I currently suffer from depression and anxiety, while growing up I went to a "rich kid" school, my family had money, but not as much as the ones around me. I was severely bullied as a child and that resulted in my mental health decline. When this came out at school "Get over it, it wasn't so bad" and "it's all for attention" we're phrases I heard often. And while my family had money, some of the friends I made around my home, didn't and the "Her life is perfect, why does she complain" was an often heard sentence. I used to have suicidal tendencies and to talk me out of it my not-so-lovely friends would say that it would be selfish to leave them. I hope blogs like this one help people understand that these types of health problems are not simple to get over and last almost a lifetime.

Brian's blog

I couldn't have put your blog any better.I say most days to people if you haven't suffered it you have no idea how debilitating this illness truly is. A friend once said the difference between someone having cancer is they want to live someone with severe mental health issues wants to die.My children have nothing to do with me even though I send messages hope you all okay love mum and nana.No reply.I'm 52 on the outside I look happy and always immaculately dressed even on the worst days.On the inside behind closed doors I just want to die and let them all have peace then I don't have to torture myself about not seeing the children or grandchildren. Your blog explains it so well and I am sure when anything does happen to me the children might realise I wasn't wanting attention,I arnt mental I just have a very cruel illness and needed their support.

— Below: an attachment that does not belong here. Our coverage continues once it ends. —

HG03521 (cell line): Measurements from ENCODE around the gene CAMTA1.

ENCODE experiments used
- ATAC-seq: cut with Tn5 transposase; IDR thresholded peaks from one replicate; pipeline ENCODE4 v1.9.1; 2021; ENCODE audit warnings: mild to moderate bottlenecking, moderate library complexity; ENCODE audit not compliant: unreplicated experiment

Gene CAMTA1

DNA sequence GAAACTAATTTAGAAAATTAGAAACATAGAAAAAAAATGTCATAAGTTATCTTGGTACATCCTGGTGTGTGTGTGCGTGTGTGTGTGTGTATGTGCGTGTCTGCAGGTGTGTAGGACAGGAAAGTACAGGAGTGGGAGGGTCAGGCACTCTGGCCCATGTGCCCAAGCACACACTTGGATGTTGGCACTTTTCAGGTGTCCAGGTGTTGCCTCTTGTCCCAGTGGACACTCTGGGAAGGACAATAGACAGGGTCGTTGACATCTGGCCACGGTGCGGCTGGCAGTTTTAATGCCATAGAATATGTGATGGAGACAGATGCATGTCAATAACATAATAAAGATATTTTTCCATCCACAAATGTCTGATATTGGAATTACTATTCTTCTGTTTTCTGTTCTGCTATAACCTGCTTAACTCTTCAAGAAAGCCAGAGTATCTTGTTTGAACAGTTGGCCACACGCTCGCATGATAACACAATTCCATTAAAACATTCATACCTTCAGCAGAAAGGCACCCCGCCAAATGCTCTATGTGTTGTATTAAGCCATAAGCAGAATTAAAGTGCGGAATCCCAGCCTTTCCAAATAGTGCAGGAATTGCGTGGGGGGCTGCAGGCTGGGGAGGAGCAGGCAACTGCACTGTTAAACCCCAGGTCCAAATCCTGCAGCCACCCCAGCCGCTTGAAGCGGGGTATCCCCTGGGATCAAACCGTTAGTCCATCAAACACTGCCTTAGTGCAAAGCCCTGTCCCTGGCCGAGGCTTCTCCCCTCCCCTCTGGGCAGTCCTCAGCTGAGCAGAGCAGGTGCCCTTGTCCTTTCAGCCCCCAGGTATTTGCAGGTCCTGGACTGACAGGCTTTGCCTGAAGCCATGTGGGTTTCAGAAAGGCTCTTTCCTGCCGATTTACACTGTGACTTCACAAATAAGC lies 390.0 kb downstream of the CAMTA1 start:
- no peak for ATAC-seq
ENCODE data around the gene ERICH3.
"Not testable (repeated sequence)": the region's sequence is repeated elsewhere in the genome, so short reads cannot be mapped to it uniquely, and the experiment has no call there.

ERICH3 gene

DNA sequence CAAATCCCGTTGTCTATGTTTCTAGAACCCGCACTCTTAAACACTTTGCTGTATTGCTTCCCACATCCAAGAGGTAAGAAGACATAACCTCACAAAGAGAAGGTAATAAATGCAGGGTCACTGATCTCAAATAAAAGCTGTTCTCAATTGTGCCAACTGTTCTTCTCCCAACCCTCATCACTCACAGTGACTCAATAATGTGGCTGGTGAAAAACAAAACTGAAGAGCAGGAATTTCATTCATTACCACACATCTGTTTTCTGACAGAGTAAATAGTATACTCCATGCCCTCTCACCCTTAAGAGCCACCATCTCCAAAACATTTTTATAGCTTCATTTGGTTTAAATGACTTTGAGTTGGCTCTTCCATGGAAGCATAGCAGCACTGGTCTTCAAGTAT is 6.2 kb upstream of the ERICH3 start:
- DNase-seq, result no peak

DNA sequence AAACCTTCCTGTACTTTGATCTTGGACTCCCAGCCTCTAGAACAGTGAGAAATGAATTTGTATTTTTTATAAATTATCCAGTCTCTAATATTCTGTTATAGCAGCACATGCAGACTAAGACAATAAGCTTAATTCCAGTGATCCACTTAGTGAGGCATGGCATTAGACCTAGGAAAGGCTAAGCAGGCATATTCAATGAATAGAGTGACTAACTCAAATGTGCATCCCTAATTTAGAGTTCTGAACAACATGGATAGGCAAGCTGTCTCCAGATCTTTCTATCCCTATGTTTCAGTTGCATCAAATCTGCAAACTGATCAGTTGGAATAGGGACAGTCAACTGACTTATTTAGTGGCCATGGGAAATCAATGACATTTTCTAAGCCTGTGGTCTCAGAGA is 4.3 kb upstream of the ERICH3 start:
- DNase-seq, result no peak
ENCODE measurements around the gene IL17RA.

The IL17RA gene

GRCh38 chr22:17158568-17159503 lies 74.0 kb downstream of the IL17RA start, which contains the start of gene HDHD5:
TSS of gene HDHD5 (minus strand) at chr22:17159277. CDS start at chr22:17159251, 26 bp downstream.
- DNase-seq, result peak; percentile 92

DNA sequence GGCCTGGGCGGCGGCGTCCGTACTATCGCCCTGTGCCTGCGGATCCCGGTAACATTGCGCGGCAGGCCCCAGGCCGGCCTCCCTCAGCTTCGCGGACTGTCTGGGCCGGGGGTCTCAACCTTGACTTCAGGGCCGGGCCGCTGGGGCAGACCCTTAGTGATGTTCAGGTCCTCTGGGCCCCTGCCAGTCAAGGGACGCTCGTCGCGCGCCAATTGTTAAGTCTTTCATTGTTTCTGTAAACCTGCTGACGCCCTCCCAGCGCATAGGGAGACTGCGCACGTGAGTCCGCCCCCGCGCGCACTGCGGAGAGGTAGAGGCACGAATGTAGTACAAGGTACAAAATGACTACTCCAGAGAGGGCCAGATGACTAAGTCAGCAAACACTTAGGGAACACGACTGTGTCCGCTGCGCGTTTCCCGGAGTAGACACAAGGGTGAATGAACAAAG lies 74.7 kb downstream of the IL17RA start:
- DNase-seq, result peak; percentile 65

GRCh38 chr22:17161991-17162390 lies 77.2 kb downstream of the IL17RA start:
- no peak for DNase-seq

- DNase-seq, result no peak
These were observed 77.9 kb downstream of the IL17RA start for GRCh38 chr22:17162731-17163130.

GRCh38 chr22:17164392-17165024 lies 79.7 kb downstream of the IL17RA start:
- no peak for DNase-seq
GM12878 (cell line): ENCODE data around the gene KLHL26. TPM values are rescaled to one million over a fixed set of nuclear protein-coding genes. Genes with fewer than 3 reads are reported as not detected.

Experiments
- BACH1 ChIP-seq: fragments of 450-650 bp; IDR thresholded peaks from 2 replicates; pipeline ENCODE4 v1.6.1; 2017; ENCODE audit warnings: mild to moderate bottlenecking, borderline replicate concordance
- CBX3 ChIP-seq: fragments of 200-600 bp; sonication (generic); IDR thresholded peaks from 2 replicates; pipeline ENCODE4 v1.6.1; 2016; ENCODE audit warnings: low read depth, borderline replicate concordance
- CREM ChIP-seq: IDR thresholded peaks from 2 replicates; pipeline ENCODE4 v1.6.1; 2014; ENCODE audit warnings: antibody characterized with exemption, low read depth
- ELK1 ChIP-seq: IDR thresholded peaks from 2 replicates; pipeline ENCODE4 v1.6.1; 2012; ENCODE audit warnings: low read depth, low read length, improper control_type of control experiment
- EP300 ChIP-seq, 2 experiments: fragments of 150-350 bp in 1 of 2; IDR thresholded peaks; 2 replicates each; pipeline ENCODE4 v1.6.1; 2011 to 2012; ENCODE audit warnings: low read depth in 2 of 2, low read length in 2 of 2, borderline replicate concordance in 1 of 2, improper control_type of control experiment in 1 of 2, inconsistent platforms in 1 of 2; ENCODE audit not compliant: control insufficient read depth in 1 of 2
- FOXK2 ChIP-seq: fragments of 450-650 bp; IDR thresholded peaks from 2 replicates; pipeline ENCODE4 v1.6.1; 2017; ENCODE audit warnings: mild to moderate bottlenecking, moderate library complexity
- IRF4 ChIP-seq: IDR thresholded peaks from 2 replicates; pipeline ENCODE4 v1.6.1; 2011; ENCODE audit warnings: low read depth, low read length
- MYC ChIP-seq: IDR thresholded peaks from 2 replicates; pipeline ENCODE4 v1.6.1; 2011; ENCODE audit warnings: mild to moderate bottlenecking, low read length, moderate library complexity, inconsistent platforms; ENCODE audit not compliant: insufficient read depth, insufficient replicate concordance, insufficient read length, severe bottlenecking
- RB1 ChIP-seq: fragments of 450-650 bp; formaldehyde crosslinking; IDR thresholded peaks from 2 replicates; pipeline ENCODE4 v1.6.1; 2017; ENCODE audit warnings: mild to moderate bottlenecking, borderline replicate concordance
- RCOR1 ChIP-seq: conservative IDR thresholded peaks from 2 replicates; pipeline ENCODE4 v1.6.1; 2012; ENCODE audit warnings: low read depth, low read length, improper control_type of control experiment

Hi Heather,

Hi Heather, I am so sorry to hear how you feel and for your children having no contact with you. The reason I write blogs like this is to help people understand just how serious depression is. You are correct, it is a cruel illness, however it is an illness that can be managed with the right help. There are many organisations who can help you deal with what you are going through and you should know that you don't have to fight it alone. I know it isn't easy opening up about having depression, however I am sure once you get it off your chest, it will feel like a weight has been lifted and you can begin to see the light at the end of the tunnel. I sincerely hope that one day your children realise what they are missing and accept you back in their lives.

reply to Brian